"Faddah" (Silver)
by Hossam Ramzy

ARC Music  EUCD 1614

A Review and Commentary
by Najia El-Mouzayen

One of Hossam Ramzy's brightest and newest CDs on the market is "Faddah" (meaning "Silver"), which is also the title of the lead track on the recording. Dancers who have enjoyed many of Hossam Ramzy's 16 other CDs will doubtlessly be thrilled by this beautifully produced collection of newly composed music. This is yet another of the prolific Ramzy's offerings that, typically, is unlike any of the preceding ones in his series. Ramzy sets his goals very high in the insert notes:

"Hossam Ramzy has written this album as the first of a series of albums that will bring the world of Egyptian dance into the 21st century."

Good or bad, Ramzy's wish will most probably be granted as very little music is currently being produced for the stars of Egyptian dance anymore. These days, the great Egyptian dance stars have retired in disappointingly rapid succession. It appears to have happened because of the current religious climate in Egypt that discourages those night clubs and concerts, which might have formerly presented quality Oriental dance. Mr. Ramzy is a creditable musician and composer whose instrument of choice is the Arabic drum, but (and herein is the big "but") his musicianship often outweighs his sense of teamwork with the dancer. Instead of providing emotional works that support the dancer in impassioned motion, Ramzy seems to try his utmost to challenge the dancers in a struggle akin to something I regard as rhythmical abuse.

In my long love affair with Egyptian music, I came to trust its gentle subtleties, and its moody themes that seem to speak to one's heart; tragedies and triumphs of life. Though I agree that dancers should know more than a little something technical about the construction of Arabic music, in my opinion, Ramzy concentrates on technicalities too hard. He seems to go out of his way to use excessive rhythmical changes, purposefully making his music so complex that the little 8 or 10 minute tracks he allots to presentations on a CD are too short to explore the dramatic possibilities within the themes. Since most of today's dancers seem to have become more frenetic and concerned with technique above heart and entertainment concerns, Ramzy will certainly become one of the strongest producers of dance music in the current decade.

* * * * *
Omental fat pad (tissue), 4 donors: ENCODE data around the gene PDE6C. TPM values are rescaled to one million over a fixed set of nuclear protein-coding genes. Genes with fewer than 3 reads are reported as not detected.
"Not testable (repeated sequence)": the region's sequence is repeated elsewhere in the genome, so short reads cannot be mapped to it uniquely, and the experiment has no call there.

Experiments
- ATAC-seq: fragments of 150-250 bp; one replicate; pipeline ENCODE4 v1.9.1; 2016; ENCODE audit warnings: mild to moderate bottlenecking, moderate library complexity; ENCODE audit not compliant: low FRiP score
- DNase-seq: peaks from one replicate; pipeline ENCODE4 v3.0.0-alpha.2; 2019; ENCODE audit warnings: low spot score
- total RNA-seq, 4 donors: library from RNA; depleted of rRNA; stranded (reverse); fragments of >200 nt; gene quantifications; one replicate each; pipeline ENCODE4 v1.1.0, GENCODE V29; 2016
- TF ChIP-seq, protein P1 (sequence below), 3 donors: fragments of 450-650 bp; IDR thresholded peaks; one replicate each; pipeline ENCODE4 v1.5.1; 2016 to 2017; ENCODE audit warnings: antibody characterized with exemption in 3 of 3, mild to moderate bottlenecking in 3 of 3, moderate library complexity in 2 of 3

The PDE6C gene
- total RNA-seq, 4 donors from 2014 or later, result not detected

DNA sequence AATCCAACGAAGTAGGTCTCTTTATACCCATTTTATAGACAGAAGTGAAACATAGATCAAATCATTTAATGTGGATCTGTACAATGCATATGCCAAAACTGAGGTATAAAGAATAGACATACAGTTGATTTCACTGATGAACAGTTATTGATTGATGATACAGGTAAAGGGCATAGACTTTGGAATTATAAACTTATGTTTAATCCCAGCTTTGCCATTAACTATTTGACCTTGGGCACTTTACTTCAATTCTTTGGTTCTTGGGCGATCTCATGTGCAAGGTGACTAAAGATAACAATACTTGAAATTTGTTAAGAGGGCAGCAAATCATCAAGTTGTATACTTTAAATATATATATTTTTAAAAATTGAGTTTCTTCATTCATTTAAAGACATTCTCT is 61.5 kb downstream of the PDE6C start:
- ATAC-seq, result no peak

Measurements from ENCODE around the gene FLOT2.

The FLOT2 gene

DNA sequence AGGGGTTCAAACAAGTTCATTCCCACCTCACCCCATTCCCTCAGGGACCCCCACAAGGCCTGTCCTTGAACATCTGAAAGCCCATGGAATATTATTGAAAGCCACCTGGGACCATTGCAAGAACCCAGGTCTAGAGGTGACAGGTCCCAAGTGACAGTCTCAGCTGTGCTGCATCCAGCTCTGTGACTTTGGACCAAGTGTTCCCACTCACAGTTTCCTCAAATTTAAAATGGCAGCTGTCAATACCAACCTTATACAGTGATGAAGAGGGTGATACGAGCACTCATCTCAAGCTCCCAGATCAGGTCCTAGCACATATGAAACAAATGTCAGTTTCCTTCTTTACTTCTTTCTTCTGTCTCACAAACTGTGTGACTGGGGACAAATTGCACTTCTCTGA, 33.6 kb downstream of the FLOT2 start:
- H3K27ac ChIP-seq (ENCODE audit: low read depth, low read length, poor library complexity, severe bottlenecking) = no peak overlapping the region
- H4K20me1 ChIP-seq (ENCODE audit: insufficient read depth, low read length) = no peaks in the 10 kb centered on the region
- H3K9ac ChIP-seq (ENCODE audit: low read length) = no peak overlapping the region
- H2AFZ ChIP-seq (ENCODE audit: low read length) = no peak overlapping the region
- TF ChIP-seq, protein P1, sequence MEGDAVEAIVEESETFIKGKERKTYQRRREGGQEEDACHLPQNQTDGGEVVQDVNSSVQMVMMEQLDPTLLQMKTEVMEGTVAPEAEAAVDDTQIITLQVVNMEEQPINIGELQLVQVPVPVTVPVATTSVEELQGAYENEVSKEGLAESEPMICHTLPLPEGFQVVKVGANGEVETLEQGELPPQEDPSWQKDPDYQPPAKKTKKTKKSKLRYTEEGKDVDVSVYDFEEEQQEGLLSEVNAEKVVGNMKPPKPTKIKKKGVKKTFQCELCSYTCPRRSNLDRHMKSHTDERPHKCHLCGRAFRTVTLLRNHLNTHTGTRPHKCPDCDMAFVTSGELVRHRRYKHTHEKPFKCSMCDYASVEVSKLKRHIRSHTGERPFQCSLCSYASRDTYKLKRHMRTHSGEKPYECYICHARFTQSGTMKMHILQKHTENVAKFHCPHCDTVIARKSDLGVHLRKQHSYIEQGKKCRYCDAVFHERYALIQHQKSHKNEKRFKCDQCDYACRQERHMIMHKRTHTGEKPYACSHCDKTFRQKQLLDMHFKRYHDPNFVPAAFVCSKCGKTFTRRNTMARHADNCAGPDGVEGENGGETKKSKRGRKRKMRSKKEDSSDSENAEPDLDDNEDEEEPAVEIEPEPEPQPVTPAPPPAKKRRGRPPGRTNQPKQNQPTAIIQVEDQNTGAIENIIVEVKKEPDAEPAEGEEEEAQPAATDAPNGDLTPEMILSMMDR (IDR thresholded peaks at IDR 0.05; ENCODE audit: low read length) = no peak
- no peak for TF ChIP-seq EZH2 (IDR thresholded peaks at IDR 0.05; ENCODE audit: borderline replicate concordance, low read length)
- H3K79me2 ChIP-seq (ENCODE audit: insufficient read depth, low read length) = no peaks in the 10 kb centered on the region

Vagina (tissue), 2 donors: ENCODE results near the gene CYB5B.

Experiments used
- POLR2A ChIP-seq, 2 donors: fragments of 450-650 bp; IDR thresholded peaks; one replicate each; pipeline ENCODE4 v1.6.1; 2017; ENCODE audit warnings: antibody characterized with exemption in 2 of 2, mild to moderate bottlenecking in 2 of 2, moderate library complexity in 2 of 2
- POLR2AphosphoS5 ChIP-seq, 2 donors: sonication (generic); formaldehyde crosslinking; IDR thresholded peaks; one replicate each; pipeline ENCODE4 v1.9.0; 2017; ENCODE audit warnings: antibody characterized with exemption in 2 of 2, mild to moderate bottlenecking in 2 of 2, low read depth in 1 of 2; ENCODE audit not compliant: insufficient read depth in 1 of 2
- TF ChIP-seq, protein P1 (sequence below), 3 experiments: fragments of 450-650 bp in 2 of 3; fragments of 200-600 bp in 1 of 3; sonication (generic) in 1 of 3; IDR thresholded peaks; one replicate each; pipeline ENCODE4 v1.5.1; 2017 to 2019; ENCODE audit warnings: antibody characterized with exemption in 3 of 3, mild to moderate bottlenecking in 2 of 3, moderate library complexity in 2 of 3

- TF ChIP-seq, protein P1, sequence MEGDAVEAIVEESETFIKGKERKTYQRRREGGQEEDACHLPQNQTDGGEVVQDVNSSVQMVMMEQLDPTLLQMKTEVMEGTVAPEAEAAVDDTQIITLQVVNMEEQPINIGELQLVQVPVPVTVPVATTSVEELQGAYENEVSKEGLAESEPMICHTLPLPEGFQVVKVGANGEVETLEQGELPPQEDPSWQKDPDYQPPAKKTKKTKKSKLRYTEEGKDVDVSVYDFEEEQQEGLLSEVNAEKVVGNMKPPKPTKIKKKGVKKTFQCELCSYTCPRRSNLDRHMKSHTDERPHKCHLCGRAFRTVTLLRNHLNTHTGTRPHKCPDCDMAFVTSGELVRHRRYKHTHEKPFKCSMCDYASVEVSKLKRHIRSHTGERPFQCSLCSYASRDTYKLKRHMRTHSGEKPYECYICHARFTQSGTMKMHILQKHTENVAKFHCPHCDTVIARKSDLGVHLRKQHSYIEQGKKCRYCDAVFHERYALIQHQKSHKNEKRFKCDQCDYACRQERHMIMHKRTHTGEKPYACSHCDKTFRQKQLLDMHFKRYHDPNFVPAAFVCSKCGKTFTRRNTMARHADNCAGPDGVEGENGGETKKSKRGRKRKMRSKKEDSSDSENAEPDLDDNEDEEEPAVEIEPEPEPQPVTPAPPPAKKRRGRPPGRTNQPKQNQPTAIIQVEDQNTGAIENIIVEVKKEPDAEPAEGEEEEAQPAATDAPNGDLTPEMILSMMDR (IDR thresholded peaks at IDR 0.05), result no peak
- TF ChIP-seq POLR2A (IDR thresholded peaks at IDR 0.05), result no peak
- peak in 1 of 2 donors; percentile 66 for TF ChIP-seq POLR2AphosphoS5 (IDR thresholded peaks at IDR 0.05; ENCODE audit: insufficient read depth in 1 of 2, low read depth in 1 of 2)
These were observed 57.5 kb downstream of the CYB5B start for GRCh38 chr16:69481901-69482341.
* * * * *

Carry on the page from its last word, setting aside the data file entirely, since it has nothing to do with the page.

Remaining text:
"Faddah" is one of Ramzy's more captivating CDs to dance with because of its snappy arrangements and top musicians.

It has a full sound in its orchestration and each track has so many changes that the dancer has very little time left over to fuss over herself and her costume. This is, of course, a blessing for audiences who more often have had to endure the endless summers of Dancer's Ego onstage. However, personally, I would like to have experienced more of the melodic themes shining through the awkwardly pervasive and heavy rhythms. I would have hoped for more opportunity for individual solo instruments to display virtuosity. I would prefer to have the dancer challenged more by the charismatic content of the twinkling kanoon, the comforting mellow trembles of the oud, the cries and clowning of the violin, and a few less rhythm changes!

The third cut on this recording is revealing. Demurely, Ramzy has the vocalists sing (shown here in part):

"…Hossam's tabla is going to make us dance…
Hossam Ramzy, be generous with us…
…Hossam Oh Ramzy we are here
Hossam Oh Ramzy drum for us…
…Make us dance…("Ra-Assna", from female voices)
…You are witnessed by the whole world
And the clever ones will be learning from you.
Hossam is a Ramzy from the Pashas
And rhythm was created especially for him.
This is why there aren't two of him, not in Egypt , nor in the 5 continents."

In Egypt I have often enjoyed orchestras with five or more drums, three def players, a finger cymbal specialist, and various other percussionists. Yet the thousand year old nai player in a tuxedo is given his moments of glory sans percussive pummeling! Also, in my heart of hearts I believe that women do not have to be "made" to dance by the beat of a drum, but simply allowed to share the underlying message of spirit, gentle or impassioned, contained in the music. That spirit is what has made the music of Farid El Atrache, Abdel Halim Hafez, and Abdel Wahab enduring as well as endearing.

If you are enticed by the intricacies of many rhythm changes in musical selections, I refer you to the well organized and informative insert notes. I wish Hossam Ramzy Godspeed on his quest into 21st century Egyptian dance.

However, it is my hope that he will embrace some quietude and gentility from the past in the form of taxim of 20th century dance lore.

Audiences do not need to be stimulated relentlessly and neither do dancers. Though I would have to admit that a few seem to need a rhythmic hotfoot, more are in need of a sea breeze of melody. I would welcome a Ramzy produced CD constructed to tell a musical story or musical mood drama that could be danced with heartfelt artistry by women who do not desire to struggle with challenge as much as they long to live, dance and express the messages life through music.

Ready for more?
another review by Najia-
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